Albert Heijn aims to conquer Germany

Ahold, the Dutch parent group of Albert Heijn, has announced disappointing results for the second quarter. As a counter-measure, the holding plans to invade Germany through “AH to go”, a convenience concept focussing on immediate food consumption.

Small stores, huge possibilities

Ahold believes convenience stores to be the sector with the fastest possible growth, explains Gino Van Ossel, professor at Vlerick management school. “AH to go is actually more like a food service, not unlike Exki (just less expensive): more aimed at immediate consumption than 'real' convenience stores like Carrefour Express or Delhaize Shop&Go”. 

 

An AH to go has three main parts: food “for now” (immediate consumption), food “for later” (still the same day though) and about a 1000 other articles like coffee or tooth paste. Due to the locations where AH to go is already present, like train stations or Schiphol airport, most of the purchases are in the “for now” department. 

Easy to expand

The average surface of a Dutch AH to go is 125 m², meaning that it is an easy concept to expand – exactly why Ahold chose this concept to use for its invasion in the German market. Van Ossel: “Locations of that size are relatively easy to acquire in Germany, as opposed to supermarkets. If you want to find good locations for supermarkets, you simply have to buy an existing one. Besides, in a market so controlled by hard discounters, there is simply no place for a chain like Albert Heijn. They have to find another way – like this service concept – to avoid entering a price war in Germany.” 

 

 The investments needed for the introduction of AH to go in Germany would be rather small: “there is no need for a huge number of folders or a customer card system in what is essentially a large sandwich shop. Just a small number of small, strategically well chosen shops can be enough.”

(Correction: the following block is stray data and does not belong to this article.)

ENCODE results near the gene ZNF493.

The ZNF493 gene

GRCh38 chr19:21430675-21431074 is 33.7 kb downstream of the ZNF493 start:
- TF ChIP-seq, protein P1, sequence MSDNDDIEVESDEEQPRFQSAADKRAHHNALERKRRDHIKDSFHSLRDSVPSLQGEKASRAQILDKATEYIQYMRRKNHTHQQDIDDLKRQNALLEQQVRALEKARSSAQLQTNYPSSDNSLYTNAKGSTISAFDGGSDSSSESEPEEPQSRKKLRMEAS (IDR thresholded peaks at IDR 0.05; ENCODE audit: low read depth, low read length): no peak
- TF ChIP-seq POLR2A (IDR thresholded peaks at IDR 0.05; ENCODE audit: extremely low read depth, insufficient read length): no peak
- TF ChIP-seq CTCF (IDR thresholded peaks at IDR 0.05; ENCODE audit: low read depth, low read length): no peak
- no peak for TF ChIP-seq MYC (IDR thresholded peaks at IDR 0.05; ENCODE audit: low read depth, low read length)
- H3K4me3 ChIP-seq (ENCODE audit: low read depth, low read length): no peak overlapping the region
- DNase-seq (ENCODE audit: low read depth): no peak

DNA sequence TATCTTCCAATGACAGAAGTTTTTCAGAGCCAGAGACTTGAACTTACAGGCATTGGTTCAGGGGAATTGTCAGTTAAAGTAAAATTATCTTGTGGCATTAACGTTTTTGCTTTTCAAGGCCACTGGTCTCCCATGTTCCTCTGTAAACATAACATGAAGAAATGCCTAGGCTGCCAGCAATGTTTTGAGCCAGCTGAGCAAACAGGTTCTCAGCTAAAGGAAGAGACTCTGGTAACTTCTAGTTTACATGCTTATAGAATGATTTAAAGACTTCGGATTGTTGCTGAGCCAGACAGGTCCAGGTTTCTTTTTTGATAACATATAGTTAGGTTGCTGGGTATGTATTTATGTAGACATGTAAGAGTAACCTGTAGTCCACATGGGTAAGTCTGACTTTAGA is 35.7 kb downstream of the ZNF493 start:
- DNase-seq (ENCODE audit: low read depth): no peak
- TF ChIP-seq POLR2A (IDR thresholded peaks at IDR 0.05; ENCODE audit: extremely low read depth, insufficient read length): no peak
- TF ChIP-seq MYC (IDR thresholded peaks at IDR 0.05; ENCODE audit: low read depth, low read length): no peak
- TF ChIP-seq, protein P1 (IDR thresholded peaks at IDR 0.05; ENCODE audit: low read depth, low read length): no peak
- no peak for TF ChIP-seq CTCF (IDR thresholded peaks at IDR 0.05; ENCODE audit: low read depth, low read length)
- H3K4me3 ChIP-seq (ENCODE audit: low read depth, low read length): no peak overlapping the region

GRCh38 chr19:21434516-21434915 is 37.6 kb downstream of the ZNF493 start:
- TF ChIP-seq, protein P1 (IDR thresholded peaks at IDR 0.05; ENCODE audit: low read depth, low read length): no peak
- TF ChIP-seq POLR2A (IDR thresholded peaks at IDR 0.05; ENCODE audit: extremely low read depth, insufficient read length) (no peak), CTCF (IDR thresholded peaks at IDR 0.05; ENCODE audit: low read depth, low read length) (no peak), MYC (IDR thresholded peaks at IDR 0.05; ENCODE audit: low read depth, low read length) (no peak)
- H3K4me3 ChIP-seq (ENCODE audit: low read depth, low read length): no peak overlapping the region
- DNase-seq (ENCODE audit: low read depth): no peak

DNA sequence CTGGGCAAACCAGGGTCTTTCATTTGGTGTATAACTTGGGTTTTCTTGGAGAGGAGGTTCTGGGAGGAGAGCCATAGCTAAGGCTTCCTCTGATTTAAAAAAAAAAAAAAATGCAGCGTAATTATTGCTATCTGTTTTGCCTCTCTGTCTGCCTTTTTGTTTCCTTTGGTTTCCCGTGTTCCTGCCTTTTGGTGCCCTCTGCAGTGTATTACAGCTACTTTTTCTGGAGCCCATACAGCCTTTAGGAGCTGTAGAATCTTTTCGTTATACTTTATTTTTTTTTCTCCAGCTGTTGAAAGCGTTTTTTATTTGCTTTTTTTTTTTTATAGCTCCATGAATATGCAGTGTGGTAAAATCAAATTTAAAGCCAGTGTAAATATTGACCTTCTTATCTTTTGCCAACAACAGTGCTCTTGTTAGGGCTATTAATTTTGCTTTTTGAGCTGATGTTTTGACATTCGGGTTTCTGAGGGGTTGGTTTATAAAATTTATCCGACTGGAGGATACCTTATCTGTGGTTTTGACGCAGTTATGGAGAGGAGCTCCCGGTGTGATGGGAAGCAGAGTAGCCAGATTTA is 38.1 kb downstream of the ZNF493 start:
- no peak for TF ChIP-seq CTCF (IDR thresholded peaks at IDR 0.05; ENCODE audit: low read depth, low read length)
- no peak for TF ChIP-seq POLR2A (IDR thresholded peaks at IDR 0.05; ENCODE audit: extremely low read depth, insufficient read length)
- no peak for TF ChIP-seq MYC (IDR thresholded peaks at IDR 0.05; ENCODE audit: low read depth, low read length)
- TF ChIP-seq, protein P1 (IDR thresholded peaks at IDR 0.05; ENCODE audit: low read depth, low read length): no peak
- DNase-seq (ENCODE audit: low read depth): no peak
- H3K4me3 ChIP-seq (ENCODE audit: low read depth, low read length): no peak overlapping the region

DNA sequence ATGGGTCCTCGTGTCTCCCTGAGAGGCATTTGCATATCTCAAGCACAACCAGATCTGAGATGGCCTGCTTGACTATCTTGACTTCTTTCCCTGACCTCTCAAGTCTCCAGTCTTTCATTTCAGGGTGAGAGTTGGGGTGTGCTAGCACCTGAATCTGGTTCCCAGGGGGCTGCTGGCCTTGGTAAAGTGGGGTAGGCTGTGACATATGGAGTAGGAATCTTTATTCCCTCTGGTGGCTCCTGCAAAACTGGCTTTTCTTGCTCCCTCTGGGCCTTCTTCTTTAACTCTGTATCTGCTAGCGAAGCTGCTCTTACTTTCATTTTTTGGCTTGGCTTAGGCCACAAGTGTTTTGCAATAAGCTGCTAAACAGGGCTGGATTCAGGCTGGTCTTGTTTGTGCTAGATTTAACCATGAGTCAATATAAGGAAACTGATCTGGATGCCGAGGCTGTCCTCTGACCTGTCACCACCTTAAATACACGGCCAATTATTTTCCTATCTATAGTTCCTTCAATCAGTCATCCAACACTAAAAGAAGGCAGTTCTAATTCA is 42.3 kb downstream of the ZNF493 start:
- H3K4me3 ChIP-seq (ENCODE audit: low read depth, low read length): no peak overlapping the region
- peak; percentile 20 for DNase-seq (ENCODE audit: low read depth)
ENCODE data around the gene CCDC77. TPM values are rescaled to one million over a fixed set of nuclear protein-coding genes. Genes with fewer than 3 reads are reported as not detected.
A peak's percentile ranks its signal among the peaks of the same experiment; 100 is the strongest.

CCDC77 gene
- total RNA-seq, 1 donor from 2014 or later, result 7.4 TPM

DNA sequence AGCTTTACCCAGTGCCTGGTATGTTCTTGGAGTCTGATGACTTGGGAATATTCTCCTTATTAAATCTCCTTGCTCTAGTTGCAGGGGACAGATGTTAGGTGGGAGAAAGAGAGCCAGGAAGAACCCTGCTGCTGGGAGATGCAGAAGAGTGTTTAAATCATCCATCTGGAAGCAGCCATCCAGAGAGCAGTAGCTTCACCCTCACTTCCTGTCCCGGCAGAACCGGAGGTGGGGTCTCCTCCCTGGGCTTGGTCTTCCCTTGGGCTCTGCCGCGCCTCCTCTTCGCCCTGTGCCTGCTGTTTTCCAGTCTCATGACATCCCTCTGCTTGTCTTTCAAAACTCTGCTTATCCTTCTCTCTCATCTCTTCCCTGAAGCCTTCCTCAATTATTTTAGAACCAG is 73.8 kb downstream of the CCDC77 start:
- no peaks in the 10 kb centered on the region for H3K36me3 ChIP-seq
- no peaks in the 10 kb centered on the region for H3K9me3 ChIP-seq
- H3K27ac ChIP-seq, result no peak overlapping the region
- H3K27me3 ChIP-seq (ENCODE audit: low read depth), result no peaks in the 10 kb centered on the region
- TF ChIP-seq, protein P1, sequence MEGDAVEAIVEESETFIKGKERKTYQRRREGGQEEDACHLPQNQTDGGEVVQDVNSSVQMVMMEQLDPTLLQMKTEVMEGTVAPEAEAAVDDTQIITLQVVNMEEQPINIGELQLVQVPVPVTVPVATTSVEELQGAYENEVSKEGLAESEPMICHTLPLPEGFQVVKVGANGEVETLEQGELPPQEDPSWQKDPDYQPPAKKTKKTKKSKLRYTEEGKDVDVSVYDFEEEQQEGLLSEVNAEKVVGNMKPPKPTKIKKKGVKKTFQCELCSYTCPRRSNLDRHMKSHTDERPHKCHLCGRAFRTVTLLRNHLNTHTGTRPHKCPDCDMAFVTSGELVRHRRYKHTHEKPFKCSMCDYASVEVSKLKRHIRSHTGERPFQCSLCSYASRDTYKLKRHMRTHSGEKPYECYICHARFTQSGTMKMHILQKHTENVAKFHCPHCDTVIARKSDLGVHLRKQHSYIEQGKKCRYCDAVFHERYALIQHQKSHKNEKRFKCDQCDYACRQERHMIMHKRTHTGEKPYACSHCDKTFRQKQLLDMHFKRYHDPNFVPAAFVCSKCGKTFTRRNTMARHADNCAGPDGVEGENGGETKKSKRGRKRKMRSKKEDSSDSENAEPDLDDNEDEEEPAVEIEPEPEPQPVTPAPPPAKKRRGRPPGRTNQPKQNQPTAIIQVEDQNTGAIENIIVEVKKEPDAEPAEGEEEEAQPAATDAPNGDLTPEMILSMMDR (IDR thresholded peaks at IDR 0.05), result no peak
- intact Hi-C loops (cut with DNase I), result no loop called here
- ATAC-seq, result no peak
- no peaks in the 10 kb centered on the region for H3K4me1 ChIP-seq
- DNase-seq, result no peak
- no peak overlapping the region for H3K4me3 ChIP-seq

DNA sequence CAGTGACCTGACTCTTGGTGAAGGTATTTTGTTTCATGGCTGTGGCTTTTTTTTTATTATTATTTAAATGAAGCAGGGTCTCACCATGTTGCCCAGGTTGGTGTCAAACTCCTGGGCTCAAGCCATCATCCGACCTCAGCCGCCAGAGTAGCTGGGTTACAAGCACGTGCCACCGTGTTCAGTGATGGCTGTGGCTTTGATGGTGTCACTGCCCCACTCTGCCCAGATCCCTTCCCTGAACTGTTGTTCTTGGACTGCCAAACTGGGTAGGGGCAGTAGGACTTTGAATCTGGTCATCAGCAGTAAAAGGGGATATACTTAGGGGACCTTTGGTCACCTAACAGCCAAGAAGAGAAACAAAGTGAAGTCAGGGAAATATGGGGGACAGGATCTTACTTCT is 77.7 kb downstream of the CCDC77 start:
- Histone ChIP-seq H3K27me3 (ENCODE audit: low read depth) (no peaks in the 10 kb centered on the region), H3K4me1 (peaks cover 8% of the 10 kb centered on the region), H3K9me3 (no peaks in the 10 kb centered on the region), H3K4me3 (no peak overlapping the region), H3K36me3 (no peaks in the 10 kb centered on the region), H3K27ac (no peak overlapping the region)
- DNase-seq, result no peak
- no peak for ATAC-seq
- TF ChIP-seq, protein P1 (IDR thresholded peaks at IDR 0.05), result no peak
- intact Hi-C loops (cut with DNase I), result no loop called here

Soon also in Belgium?

Much like their Belgian strategy, Ahold first looks for cities close to the Dutch border – like Düsseldorf or Cologne. Despite having only recently been discovered by AH's “normal” stores, the Belgian market might be the next target for AH to go as well. “The concept is over ten years old and has proven its worth in the Netherlands. It is time to go abroad: there has been an experiment in the US and there still is one in Sweden, with ICA to go – administered by our joint-venture with Hakon Invest. We can not deny being interested in expanding to Belgium as well”, says PR responsible Jochem van Laarsschot.

 

Ahold, the Dutch parent group of Albert Heijn, has announced disappointing results for the second quarter. As a counter-measure, the holding plans to invade Germany through “AH to go”, a convenience concept focussing on immediate food consumption.

Small stores, huge possibilities

Ahold believes convenience stores to be the sector with the fastest possible growth, explains Gino Van Ossel, professor at Vlerick management school. “AH to go is actually more like a food service, not unlike Exki (just less expensive): more aimed at immediate consumption than 'real' convenience stores like Carrefour Express or Delhaize Shop&Go”. 

 

An AH to go has three main parts: food “for now” (immediate consumption), food “for later” (still the same day though) and about a 1000 other articles like coffee or tooth paste. Due to the locations where AH to go is already present, like train stations or Schiphol airport, most of the purchases are in the “for now” department. 

Easy to expand

The average surface of a Dutch AH to go is 125 m², meaning that it is an easy concept to expand – exactly why Ahold chose this concept to use for its invasion in the German market. Van Ossel: “Locations of that size are relatively easy to acquire in Germany, as opposed to supermarkets. If you want to find good locations for supermarkets, you simply have to buy an existing one. Besides, in a market so controlled by hard discounters, there is simply no place for a chain like Albert Heijn. They have to find another way – like this service concept – to avoid entering a price war in Germany.” 

 

 The investments needed for the introduction of AH to go in Germany would be rather small: “there is no need for a huge number of folders or a customer card system in what is essentially a large sandwich shop. Just a small number of small, strategically well chosen shops can be enough.”

Soon also in Belgium?

Much like their Belgian strategy, Ahold first looks for cities close to the Dutch border – like Düsseldorf or Cologne. Despite having only recently been discovered by AH's “normal” stores, the Belgian market might be the next target for AH to go as well. “The concept is over ten years old and has proven its worth in the Netherlands. It is time to go abroad: there has been an experiment in the US and there still is one in Sweden, with ICA to go – administered by our joint-venture with Hakon Invest. We can not deny being interested in expanding to Belgium as well”, says PR responsible Jochem van Laarsschot.

 
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